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Pierre Etienne Duponceau papers

 Collection
Identifier: Mss. 39.2 D94

Scope and Contents

Letter, 1781 August 29, from Baron von Steuben, Charlottesville, Virginia, to Pierre Etienne [Peter Stephen] Duponceau, Philadelphia, Pennsylvania; and Duponceau's Carte de Visite. The letter is written in French and von Steuben states he has had no reply to letters sent to Pres. Washington and to the Secretary of the Congress; von Steuben plans to leave for Carolina to join Gen. Greene. oe .

Also inluded are a typed transcription of the letter and clippings about Duponceau (1844-1845).

Dates

  • 1781, 1844-1845

Creator

Language of Materials

English French

Conditions Governing Access:

Collection is open to all researchers. Manuscript collections and archival records may contain materials with sensitive or confidential information that is protected under federal or state right to privacy laws and regulations, such as the Virginia Public Records Act (Code of Virginia. § 42.1-76-91); and the Virginia Freedom of Information Act (Code of Virginia § 2.2-3705.5). Confidential material may include, but is not limited to, educational, medical, and personnel records. If sensitive material is found in this collection, please contact a staff member immediately. The disclosure of personally identifiable information pertaining to a living individual may have legal consequences for which the College of William and Mary assumes no responsibility.

Conditions Governing Use:

Before reproducing or quoting from any materials, in whole or in part, permission must be obtained from the Special Collections Research Center, and the holder of the copyright, if not Swem Library.

Biographical Information:

Peter Stephen DuPonceau (born Pierre-Etienne Du Ponceau) was a French linguist, philosopher, and jurist. He was born in St-Martin de Ré on June 3, 1760, and died in Philadelphia on April 1, 1844. He spent the majority of his life in the United States.

DuPonceau's education took place at Benedictine College, where he gained an interest in Linguistics. However, he abruptly ended his education after only 18 months over a dissatisfaction with the scholarly philosophy taught at the college. He emigrated to America in 1777, at age 17, with Baron von Steuben. Once there, he served as a secretary for Steuben in the Revolutionary Army. After the war, he moved to Philadelphia, where he would spend the rest of his life.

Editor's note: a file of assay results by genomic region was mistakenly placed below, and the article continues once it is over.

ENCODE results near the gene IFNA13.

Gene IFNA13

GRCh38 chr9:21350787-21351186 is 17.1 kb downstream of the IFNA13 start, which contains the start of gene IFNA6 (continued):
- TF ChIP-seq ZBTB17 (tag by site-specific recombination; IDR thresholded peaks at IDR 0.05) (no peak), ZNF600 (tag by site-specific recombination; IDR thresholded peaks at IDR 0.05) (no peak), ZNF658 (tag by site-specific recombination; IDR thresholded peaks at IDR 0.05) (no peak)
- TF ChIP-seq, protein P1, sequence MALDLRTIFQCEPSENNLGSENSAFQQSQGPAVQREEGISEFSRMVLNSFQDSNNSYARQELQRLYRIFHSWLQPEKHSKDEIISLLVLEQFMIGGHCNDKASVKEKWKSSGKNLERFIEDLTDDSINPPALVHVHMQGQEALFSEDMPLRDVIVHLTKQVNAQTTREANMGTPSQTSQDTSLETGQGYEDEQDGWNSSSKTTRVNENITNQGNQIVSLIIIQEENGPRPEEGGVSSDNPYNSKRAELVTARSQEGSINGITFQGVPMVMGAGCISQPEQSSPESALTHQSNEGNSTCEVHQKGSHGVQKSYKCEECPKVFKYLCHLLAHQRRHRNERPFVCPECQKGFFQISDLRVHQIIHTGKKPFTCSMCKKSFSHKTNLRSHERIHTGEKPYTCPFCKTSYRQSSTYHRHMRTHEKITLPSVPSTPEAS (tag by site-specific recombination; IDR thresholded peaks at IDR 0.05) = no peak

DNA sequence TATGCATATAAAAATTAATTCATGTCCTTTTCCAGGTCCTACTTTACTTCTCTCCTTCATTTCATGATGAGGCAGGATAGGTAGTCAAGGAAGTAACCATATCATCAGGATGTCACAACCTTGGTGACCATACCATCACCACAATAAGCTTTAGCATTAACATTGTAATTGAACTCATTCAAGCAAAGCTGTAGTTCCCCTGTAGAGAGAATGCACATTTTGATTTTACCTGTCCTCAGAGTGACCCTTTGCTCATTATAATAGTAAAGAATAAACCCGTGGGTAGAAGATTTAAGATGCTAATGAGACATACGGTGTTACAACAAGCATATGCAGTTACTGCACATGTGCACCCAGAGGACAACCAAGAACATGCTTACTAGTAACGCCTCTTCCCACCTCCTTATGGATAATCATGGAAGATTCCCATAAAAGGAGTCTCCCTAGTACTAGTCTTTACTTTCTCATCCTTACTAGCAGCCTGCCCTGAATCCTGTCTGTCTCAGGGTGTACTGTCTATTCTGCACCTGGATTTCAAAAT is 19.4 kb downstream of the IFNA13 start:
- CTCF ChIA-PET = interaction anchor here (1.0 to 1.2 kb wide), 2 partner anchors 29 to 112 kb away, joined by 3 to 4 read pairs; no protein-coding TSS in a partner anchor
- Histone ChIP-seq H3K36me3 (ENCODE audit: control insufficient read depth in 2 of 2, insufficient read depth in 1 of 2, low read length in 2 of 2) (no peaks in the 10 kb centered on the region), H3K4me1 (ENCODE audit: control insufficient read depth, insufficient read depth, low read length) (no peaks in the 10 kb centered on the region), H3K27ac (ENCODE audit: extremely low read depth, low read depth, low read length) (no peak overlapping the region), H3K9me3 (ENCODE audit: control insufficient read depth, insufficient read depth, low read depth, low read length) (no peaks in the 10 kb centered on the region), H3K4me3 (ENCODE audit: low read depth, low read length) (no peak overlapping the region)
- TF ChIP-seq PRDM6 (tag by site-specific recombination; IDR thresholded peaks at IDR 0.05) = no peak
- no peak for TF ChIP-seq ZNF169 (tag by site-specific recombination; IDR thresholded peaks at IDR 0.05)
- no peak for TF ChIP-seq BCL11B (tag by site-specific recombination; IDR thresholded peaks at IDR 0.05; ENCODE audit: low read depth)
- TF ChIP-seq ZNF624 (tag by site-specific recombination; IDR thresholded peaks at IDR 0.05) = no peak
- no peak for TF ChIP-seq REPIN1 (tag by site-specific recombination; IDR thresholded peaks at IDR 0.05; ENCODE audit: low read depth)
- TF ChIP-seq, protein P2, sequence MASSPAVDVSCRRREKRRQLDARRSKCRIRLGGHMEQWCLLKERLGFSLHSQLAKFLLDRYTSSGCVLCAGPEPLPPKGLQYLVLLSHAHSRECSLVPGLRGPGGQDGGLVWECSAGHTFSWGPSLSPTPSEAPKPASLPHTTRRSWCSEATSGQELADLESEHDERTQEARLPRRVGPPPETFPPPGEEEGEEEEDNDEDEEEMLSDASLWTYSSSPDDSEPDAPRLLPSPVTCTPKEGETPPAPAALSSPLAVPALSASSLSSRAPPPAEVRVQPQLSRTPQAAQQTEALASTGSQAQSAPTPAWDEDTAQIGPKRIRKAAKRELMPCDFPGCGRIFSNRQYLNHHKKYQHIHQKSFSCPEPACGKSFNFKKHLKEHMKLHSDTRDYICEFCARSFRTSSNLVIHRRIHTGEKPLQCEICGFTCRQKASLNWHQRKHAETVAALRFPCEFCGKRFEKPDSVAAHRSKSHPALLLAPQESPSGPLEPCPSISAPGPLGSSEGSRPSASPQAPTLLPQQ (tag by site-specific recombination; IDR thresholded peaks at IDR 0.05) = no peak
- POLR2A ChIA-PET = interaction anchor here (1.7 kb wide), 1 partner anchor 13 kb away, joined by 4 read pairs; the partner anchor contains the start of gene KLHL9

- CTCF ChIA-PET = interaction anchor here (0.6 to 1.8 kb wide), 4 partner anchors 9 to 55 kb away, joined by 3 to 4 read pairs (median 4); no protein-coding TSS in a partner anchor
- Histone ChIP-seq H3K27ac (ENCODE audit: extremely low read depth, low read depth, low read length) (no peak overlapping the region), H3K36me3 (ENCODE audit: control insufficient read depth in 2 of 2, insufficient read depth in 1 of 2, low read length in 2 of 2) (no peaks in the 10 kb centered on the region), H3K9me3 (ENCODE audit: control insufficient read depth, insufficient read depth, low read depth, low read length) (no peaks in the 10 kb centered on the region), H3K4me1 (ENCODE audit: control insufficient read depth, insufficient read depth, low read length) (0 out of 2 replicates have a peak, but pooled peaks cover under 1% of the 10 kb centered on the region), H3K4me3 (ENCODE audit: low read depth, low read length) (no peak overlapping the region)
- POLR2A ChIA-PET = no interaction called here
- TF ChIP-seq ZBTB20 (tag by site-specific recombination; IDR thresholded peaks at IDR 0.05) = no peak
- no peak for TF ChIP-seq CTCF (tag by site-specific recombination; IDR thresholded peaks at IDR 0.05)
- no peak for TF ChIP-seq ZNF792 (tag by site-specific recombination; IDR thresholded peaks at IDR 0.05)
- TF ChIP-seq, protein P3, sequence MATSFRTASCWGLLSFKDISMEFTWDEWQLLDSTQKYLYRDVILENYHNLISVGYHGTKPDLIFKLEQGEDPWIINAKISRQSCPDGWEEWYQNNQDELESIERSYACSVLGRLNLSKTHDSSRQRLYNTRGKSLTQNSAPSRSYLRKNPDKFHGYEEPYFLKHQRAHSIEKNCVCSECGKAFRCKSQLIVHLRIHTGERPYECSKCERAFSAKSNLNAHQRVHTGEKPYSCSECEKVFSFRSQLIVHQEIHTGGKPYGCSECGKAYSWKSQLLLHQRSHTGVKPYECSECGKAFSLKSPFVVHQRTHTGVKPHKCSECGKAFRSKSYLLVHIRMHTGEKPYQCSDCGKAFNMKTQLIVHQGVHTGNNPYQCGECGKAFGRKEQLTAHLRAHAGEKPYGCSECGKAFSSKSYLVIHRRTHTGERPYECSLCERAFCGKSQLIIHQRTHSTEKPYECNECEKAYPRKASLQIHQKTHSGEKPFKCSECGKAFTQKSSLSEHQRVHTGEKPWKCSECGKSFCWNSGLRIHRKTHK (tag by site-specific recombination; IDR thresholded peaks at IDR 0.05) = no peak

DuPonceau joined the American Philosophical Society in 1791 and served as president of it from 1827 until his death. He became famous in the field of linguistics for his analysis of Indigenous languages of the Americas, as a member of Society's Historical and Literary Committee, he helped build a collection of texts detailing the native languages of the Americas. His book concerning their grammatical systems (Mémoire sur le systeme grammatical des langues de quelques nations Indiennes de l'Amérique du Nord) won the Volney prize of the French Institute in 1835.

DuPonceau was also one of the first western linguists to hold the view that Chinese writing was based on spoken words, and not ideas and concepts. He used the example of Vietnamese using chu Nom at the time to show that the Vietnamese employed Chinese characters primarily for sound and not for meaning. It would be over 100 years before this idea would become accepted in linguistic circles. Further information about this individual or organization may be available in the Special Collections Research Center Wiki: . Further information about this individual or organization may be available in the Special Collections Research Center Wiki: .

Extent

0.1 Linear Foot

Acquisition Information:

Gift of Mimika Farish Frith.
Title
Guide to the Pierre Etienne Duponceau Collection
Status
Completed
Author
Special Collections Staff.
Date
2007-08-01
Language of description
English

Repository Details

Part of the Special Collections Research Center Repository

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